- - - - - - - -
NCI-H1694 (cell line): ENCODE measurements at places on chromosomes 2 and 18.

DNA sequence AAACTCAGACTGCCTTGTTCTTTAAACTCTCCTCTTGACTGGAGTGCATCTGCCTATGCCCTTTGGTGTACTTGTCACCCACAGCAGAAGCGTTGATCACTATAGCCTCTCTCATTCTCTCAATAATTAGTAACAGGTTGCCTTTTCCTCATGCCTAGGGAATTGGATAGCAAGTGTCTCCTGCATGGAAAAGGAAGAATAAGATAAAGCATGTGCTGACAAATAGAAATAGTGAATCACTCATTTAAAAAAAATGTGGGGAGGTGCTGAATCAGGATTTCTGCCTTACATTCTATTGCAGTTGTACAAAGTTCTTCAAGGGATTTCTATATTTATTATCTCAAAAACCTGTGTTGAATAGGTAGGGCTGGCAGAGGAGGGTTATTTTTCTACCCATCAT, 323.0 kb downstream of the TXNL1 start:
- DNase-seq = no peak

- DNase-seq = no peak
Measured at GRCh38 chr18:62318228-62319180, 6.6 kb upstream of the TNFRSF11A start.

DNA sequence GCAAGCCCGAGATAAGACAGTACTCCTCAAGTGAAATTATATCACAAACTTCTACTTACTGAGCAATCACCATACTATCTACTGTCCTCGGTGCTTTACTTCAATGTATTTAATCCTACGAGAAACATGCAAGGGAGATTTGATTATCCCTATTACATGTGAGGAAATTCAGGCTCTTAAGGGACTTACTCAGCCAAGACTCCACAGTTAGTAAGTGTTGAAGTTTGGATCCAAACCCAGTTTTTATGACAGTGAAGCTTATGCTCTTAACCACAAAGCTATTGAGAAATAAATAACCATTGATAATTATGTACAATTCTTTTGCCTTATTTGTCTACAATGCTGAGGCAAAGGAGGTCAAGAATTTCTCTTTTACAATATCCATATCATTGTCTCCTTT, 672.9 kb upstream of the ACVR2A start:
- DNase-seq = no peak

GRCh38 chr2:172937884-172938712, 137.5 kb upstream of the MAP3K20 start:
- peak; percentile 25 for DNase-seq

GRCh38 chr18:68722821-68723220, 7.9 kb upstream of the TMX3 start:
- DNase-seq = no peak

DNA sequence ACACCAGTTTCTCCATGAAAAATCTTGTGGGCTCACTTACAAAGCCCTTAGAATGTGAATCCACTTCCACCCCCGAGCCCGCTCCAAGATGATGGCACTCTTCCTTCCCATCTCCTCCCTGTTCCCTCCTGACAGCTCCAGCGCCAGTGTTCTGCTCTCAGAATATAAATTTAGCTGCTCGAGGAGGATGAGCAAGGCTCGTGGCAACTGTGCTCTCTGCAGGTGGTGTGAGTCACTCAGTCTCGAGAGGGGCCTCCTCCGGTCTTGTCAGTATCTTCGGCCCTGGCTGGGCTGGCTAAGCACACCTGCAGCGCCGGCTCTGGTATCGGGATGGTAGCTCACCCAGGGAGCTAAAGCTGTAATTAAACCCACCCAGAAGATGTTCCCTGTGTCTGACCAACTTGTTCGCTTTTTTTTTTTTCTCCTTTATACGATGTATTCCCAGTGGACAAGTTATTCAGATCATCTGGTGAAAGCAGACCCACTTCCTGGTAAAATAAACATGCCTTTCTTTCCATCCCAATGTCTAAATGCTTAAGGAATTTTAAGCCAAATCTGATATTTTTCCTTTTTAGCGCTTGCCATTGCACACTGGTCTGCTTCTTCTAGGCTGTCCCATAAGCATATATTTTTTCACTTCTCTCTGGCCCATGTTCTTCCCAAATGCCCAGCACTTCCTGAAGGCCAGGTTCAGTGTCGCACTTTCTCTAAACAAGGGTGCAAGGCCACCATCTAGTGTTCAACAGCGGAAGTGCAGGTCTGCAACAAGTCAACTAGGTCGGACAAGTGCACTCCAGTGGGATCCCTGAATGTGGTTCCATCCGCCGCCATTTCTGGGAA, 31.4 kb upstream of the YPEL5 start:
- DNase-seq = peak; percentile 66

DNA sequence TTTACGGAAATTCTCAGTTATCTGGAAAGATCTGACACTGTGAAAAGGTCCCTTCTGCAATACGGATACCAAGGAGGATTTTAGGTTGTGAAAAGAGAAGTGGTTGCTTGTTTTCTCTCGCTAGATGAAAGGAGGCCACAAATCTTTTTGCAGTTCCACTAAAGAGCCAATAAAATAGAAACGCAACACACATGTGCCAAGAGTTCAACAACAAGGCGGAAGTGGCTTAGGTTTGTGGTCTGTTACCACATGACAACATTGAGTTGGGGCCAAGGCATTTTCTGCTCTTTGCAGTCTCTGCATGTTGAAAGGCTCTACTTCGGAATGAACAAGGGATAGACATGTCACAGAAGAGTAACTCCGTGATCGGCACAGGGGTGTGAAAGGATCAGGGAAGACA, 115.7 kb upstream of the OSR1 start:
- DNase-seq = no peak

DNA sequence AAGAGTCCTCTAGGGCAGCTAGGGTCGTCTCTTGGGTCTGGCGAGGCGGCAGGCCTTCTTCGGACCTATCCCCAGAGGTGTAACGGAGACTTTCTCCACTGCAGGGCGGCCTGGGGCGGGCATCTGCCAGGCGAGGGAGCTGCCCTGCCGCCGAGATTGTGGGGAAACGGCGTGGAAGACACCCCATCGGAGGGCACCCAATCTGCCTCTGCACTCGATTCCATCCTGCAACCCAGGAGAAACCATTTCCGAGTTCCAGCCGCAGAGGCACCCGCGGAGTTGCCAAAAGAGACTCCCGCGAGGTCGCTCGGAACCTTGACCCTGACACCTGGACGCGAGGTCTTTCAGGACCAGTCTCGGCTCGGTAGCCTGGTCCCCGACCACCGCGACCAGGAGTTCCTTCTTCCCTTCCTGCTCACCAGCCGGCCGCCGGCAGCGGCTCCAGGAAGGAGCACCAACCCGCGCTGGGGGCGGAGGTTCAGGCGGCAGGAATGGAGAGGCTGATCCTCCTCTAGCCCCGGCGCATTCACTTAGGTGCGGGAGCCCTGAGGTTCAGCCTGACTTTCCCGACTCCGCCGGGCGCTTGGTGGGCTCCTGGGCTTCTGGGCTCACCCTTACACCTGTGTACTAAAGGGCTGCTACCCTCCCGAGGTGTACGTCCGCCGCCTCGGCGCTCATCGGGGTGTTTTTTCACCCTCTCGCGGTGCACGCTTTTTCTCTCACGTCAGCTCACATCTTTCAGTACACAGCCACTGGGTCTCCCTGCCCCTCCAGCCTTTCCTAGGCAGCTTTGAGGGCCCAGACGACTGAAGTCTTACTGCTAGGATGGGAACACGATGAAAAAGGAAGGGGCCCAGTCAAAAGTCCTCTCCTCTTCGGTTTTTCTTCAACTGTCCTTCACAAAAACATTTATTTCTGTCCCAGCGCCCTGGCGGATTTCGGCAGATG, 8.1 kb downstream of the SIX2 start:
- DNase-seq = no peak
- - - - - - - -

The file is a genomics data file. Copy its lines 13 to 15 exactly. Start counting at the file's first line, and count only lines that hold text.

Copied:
- DNase-seq = peak; percentile 66

DNA sequence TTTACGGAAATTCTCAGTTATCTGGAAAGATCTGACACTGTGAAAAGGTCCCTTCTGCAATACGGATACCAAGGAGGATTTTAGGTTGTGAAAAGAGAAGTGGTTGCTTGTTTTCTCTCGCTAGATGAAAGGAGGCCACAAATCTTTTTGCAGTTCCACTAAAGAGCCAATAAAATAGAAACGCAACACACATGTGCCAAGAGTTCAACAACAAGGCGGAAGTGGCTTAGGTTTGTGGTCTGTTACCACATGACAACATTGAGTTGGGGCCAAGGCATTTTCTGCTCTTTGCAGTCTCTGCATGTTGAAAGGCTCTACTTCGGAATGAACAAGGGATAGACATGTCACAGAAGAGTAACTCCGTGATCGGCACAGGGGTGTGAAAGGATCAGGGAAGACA, 115.7 kb upstream of the OSR1 start:
- DNase-seq = no peak